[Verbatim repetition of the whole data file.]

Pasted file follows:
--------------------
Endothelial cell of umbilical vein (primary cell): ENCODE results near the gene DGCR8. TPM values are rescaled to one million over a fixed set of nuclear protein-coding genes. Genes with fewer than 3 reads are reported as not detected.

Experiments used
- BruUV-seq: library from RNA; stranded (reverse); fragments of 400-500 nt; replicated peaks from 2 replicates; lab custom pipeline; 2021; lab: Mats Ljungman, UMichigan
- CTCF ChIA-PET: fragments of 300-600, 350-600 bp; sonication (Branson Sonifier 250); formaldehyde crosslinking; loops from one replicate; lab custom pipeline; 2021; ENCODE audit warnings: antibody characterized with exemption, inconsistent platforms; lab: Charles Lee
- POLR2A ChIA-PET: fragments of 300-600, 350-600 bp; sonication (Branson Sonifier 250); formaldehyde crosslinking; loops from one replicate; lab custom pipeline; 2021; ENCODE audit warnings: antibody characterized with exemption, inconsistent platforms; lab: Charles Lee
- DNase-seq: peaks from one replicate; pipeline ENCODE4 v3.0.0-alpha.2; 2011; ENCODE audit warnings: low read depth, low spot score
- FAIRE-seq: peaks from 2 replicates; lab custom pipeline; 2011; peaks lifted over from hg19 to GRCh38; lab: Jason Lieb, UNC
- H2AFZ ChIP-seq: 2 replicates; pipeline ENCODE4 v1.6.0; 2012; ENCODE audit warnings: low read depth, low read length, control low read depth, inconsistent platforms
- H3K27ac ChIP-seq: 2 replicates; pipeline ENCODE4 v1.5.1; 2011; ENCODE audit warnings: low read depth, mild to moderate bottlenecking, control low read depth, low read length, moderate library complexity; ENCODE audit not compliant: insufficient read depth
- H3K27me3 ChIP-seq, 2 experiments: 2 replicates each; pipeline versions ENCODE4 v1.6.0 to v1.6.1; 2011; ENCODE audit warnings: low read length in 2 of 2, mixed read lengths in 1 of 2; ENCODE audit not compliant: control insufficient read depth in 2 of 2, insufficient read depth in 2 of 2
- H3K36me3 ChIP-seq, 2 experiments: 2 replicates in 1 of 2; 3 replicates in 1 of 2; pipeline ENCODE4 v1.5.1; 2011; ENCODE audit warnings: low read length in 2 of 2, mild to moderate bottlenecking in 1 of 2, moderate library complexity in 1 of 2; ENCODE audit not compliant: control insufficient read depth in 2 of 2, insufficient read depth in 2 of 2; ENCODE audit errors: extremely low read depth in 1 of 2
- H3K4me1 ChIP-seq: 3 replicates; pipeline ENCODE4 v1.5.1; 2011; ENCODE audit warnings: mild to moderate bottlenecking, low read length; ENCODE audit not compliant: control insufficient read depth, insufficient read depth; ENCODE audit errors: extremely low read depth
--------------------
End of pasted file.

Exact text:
Endothelial cell of umbilical vein (primary cell): ENCODE results near the gene DGCR8. TPM values are rescaled to one million over a fixed set of nuclear protein-coding genes. Genes with fewer than 3 reads are reported as not detected.

Experiments used
- BruUV-seq: library from RNA; stranded (reverse); fragments of 400-500 nt; replicated peaks from 2 replicates; lab custom pipeline; 2021; lab: Mats Ljungman, UMichigan
- CTCF ChIA-PET: fragments of 300-600, 350-600 bp; sonication (Branson Sonifier 250); formaldehyde crosslinking; loops from one replicate; lab custom pipeline; 2021; ENCODE audit warnings: antibody characterized with exemption, inconsistent platforms; lab: Charles Lee
- POLR2A ChIA-PET: fragments of 300-600, 350-600 bp; sonication (Branson Sonifier 250); formaldehyde crosslinking; loops from one replicate; lab custom pipeline; 2021; ENCODE audit warnings: antibody characterized with exemption, inconsistent platforms; lab: Charles Lee
- DNase-seq: peaks from one replicate; pipeline ENCODE4 v3.0.0-alpha.2; 2011; ENCODE audit warnings: low read depth, low spot score
- FAIRE-seq: peaks from 2 replicates; lab custom pipeline; 2011; peaks lifted over from hg19 to GRCh38; lab: Jason Lieb, UNC
- H2AFZ ChIP-seq: 2 replicates; pipeline ENCODE4 v1.6.0; 2012; ENCODE audit warnings: low read depth, low read length, control low read depth, inconsistent platforms
- H3K27ac ChIP-seq: 2 replicates; pipeline ENCODE4 v1.5.1; 2011; ENCODE audit warnings: low read depth, mild to moderate bottlenecking, control low read depth, low read length, moderate library complexity; ENCODE audit not compliant: insufficient read depth
- H3K27me3 ChIP-seq, 2 experiments: 2 replicates each; pipeline versions ENCODE4 v1.6.0 to v1.6.1; 2011; ENCODE audit warnings: low read length in 2 of 2, mixed read lengths in 1 of 2; ENCODE audit not compliant: control insufficient read depth in 2 of 2, insufficient read depth in 2 of 2
- H3K36me3 ChIP-seq, 2 experiments: 2 replicates in 1 of 2; 3 replicates in 1 of 2; pipeline ENCODE4 v1.5.1; 2011; ENCODE audit warnings: low read length in 2 of 2, mild to moderate bottlenecking in 1 of 2, moderate library complexity in 1 of 2; ENCODE audit not compliant: control insufficient read depth in 2 of 2, insufficient read depth in 2 of 2; ENCODE audit errors: extremely low read depth in 1 of 2
- H3K4me1 ChIP-seq: 3 replicates; pipeline ENCODE4 v1.5.1; 2011; ENCODE audit warnings: mild to moderate bottlenecking, low read length; ENCODE audit not compliant: control insufficient read depth, insufficient read depth; ENCODE audit errors: extremely low read depth